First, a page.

Monthly Archives: July 2001
Challenging one of medicine's long-standing beliefs, a team of scientists funded by the National Heart, Lung, and Blood Institute (NHLBI) and the National Institute on Aging (NIA) has found the strongest evidence to date that human heart muscle cells regenerate after a heart attack.
The latest findings from CDC's National Health and Nutrition Examination Survey show that more and more children and teens are overweight, continuing the pattern the survey documented over the past two decades when the number of overweight children and teens nearly doubled.
An anti-clotting drug is as effective as aspirin at preventing a second stroke, but without the bleeding complication sometimes associated with aspirin use, according to two new studies.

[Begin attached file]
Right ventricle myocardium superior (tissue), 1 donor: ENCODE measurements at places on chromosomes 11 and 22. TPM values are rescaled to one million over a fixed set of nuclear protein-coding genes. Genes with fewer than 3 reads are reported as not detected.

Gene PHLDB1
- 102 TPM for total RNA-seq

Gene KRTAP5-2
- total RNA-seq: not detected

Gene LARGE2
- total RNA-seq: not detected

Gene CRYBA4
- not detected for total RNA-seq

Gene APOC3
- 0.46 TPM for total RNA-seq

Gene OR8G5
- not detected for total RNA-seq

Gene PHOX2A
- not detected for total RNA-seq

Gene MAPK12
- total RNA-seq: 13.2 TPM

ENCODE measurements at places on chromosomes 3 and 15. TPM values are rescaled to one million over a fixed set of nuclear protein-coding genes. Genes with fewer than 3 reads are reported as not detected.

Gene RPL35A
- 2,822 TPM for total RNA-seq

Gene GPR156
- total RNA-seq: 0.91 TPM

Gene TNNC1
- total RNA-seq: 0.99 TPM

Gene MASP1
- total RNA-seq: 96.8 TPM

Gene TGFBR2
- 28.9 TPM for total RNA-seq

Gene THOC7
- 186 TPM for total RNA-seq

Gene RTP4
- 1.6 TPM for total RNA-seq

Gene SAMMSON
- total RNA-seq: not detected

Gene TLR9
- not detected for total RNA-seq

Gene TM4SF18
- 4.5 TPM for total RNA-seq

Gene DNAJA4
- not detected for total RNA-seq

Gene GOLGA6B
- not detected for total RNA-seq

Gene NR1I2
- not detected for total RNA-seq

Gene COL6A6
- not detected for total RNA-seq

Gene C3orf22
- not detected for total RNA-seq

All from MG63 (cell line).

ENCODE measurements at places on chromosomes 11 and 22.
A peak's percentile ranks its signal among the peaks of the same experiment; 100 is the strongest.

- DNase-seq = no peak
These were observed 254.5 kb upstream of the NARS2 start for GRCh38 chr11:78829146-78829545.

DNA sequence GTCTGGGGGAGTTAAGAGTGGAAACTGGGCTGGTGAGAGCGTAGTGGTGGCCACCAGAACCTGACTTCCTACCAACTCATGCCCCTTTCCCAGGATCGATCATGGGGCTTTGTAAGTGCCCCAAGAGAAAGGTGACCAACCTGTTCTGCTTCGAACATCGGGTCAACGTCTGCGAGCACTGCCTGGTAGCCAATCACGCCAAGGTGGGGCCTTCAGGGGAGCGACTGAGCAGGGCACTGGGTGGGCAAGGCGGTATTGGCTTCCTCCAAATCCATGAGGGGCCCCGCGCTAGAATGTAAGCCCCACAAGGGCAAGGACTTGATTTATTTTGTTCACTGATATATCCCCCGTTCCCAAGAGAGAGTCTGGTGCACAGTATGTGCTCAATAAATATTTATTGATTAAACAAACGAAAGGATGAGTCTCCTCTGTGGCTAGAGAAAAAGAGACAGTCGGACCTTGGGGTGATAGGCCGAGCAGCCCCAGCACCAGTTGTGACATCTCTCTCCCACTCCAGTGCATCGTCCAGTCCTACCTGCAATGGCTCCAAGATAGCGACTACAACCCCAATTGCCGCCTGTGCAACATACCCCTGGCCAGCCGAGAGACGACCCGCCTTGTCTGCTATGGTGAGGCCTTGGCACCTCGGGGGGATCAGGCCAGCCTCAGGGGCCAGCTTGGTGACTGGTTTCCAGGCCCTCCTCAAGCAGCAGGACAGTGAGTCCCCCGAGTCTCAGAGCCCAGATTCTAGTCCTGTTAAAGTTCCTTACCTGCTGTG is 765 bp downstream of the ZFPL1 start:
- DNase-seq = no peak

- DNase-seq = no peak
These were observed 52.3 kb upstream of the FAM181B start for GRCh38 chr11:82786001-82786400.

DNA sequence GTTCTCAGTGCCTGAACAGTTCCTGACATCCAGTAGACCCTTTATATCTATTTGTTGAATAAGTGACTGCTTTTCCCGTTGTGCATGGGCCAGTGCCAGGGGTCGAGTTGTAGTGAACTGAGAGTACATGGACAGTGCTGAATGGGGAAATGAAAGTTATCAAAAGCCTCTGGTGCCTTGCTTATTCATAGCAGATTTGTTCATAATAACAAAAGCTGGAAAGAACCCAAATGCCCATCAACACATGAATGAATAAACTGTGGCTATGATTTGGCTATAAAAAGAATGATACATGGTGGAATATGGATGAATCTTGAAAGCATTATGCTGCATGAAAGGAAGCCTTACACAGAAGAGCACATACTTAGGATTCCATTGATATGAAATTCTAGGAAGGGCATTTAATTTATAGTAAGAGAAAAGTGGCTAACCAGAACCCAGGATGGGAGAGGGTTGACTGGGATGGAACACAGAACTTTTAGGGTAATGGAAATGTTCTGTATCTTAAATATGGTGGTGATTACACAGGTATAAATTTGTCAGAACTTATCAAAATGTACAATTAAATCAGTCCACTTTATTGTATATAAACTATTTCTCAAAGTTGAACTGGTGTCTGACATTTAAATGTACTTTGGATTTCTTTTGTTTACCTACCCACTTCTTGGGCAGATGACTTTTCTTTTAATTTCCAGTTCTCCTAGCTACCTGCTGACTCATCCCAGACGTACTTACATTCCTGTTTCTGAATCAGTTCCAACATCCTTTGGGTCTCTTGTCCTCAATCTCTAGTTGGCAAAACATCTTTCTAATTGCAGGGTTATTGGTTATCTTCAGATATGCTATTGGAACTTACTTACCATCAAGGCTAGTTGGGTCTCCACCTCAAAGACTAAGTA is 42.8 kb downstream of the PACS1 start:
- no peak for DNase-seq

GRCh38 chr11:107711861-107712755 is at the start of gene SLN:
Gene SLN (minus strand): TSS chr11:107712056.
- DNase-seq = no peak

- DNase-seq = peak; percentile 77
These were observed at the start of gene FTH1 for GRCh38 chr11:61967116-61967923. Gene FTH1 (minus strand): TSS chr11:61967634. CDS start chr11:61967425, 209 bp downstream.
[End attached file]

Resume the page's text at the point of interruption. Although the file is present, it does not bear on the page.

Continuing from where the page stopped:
The National Cholesterol Education Program (NCEP) issued major new clinical practice guidelines on the prevention and management of high cholesterol in adults. The guidelines are the first major update from NCEP in nearly a decade.
Breastfeeding Has Minor Effect in Reducing Risk of Childhood Overweight: Mother’s Overweight More Likely...
Breast feeding appears to be a minor factor in reducing the likelihood of childhood overweight, according to a study by the National Institute of Child Health and Human Development (NICHD) and two other Federal agencies.
Research findings released today at the American Diabetes Association’s (ADA) annual meeting shed new light on the connection between diabetes and cardiovascular disease.